Creating confidence in our lives

Everything we think, feel and do comes from a place of either security or insecurity. Everything we think, feel and do comes from a place of confidence or a lack of confidence. Everything we think, feel and do comes from a place of healthy, high self-esteem or low self-esteem. Everything we do comes from a place of love or fear.


The stronger and more robust our security, confidence, self-esteem and love are, the more we will be able to achieve in our lives. With improved confidence, we will become more resilient, and vice versa. With increased resilience, we will become more confident. 

We could say that there is an epidemic of low confidence and low self-esteem in society and across the entire world today. I see hundreds of clients who come to see me to accelerate confidence, boost their motivation, build their self-esteem, and enhance resilience.

Imposter syndrome is an extremely common and widespread issue for many people. Impostor syndrome refers to an internal experience of believing that you are not as competent as others perceive you to be. In other words, you genuinely believe that you are a fraud, a fake, soon to be 'found out'. This may be in your career, your community, or in fact any area of both your personal and professional life.

Imposter syndrome is a psychological pattern in which an individual doubts their skills, talents, or accomplishments. The term impostor phenomenon was introduced in an article published in 1978, entitled "The Impostor Phenomenon in High Achieving Women: Dynamics and Therapeutic Intervention" by Pauline R. Clance and Suzanne A. Imes.

However, impostor syndrome is something that affects both men and women alike.

A recent article in the Harvard Business Review ('Stop Telling Women They Have Imposter Syndrome' by Ruchika Tulshyan and Jodi-Ann Burey
February 11, 2021) cited that imposter syndrome is especially prevalent in biased, toxic cultures that value individualism and overwork, and that it affects professionals whose identities have been marginalised and discriminated against.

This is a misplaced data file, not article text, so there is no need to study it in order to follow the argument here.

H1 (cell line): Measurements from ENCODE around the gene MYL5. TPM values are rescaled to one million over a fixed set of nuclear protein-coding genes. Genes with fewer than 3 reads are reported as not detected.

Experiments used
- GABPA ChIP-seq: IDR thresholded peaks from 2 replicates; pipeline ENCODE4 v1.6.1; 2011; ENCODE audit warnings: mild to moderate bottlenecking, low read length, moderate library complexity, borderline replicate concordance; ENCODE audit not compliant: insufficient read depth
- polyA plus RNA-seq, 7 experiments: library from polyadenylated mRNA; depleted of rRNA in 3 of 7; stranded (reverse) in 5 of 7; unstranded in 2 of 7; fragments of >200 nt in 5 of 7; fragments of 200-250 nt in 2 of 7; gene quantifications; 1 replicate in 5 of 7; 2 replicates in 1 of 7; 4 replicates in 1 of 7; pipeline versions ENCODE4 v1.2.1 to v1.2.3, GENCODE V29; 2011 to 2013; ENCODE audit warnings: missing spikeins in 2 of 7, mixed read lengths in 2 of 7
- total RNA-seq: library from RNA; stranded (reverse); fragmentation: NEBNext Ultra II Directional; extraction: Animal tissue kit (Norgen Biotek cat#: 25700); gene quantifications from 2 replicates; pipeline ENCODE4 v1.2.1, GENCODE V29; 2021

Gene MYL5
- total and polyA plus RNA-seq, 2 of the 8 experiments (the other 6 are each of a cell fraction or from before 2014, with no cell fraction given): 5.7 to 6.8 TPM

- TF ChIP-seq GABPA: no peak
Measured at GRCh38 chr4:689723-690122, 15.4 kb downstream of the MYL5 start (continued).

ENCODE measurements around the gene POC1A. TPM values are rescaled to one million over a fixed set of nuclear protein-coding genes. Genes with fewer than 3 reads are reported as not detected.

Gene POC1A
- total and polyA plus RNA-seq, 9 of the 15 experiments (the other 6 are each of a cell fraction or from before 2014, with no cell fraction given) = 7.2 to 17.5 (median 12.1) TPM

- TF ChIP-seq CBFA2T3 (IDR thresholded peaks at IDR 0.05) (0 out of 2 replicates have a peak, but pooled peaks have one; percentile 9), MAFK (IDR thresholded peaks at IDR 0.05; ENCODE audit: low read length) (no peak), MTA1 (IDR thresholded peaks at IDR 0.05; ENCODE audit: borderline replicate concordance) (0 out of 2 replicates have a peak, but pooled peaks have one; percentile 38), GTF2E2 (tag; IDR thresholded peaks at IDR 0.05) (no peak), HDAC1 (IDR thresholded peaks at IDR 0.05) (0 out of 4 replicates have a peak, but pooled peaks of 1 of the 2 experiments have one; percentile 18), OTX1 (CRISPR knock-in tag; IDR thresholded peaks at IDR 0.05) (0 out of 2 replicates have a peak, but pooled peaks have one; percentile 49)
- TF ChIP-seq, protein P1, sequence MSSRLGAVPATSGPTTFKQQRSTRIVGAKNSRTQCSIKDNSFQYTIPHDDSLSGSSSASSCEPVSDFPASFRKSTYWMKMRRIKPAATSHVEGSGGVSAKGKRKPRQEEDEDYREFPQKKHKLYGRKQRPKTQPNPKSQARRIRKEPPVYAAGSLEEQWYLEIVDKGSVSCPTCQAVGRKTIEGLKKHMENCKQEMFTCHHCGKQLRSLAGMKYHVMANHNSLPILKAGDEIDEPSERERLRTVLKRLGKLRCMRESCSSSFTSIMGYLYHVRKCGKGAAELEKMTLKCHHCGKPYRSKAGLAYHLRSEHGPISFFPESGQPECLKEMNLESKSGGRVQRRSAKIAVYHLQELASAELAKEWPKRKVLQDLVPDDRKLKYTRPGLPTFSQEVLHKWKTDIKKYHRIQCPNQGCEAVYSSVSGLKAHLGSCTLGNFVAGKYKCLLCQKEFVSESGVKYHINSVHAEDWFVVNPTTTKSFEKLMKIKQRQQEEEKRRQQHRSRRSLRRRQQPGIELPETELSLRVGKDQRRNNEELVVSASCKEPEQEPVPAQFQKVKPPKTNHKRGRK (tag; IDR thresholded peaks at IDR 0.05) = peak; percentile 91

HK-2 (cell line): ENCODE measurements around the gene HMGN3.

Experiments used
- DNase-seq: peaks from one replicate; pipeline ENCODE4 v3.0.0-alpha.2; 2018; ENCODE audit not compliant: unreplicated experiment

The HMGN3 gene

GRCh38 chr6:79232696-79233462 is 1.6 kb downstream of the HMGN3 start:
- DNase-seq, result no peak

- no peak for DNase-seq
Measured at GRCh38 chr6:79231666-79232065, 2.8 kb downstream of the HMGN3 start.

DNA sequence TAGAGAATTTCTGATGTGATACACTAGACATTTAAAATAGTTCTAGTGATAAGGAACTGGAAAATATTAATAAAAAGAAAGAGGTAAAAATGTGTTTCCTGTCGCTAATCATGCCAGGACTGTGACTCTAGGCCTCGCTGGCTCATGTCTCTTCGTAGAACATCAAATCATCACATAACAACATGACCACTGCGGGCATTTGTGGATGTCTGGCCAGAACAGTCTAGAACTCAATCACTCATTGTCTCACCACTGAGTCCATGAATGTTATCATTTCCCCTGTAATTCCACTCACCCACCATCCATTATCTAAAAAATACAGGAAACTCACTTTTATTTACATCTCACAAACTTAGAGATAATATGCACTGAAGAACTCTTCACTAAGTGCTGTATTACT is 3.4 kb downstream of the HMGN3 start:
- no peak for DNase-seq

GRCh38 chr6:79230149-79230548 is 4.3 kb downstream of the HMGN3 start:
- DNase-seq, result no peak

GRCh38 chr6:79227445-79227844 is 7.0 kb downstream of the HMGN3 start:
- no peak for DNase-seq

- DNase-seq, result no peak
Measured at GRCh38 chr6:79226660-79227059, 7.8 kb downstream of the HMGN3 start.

I have worked with many high-profile and VIP clients who work in demanding roles, in public office, or so-called 'celebrities' of TV, music and film who fear eventually being 'found out' that they are not up to the job, not qualified/experienced/entitled enough to have the work/job/career/experiences that they have.

I recently worked with an American client who was highly respected and regarded in their field. Yet, they themselves felt like a complete and utter fraud and was terrified that one day soon the 'truth' would be uncovered...

In fact, the real truth was that they were more than capable and competent for their position. They should actually have been so proud of themselves and their achievements. But instead, they lived in fear. 

Thankfully, they flew over to see me a couple of times in London. We worked together in my clinic in Harley Street. And now they no longer suffer from imposter syndrome. Now they are strong, resilient, confident, and with an unwavering self-belief.

What can you do to accelerate, build, boost, and create?

1. Read a good self-help book, maybe even mine! Available now in hardback, paperback and Kindle: Source Your Inner Jet-Pack! Rapid Transformations for Life's Jetsetters: A Clinical Hypnotherapist's Guide to Surviving the Global Pandemic.

2. Try out self-hypnosis for yourself at home (my book can help you with this).

3. Seek the help of a well qualified and experienced therapist/hypnotherapist.

Conclusion: imposter syndrome is a real problem. It exists. And it affects millions of people around the world. But imposter syndrome can be eradicated and resolved. You can build your confidence, motivation, self-esteem, and resilience. Help is available.

I look forward to helping you very soon too.

The views expressed in this article are those of the author. All articles published on Hypnotherapy Directory are reviewed by our editorial team.

Share this article with a friend
London W1G & Manchester M3
Written by Rebecca Jones, M.A. (DipPCH) (GHR, GHSC) GQHP (MAC)
London W1G & Manchester M3

Rebecca Jones (M.A.DipPCH) is a Clinical Hypnotherapist with a thriving practice in Harley St. London, and a clinic on Deansgate in Manchester.
Rebecca also travels extensively to clients around the world including Paris, New York, and further afield. She also provides an online hypnotherapy service. Her second book is published later this year.

Show comments

Find a hypnotherapist dealing with Confidence

All therapists are verified professionals

All therapists are verified professionals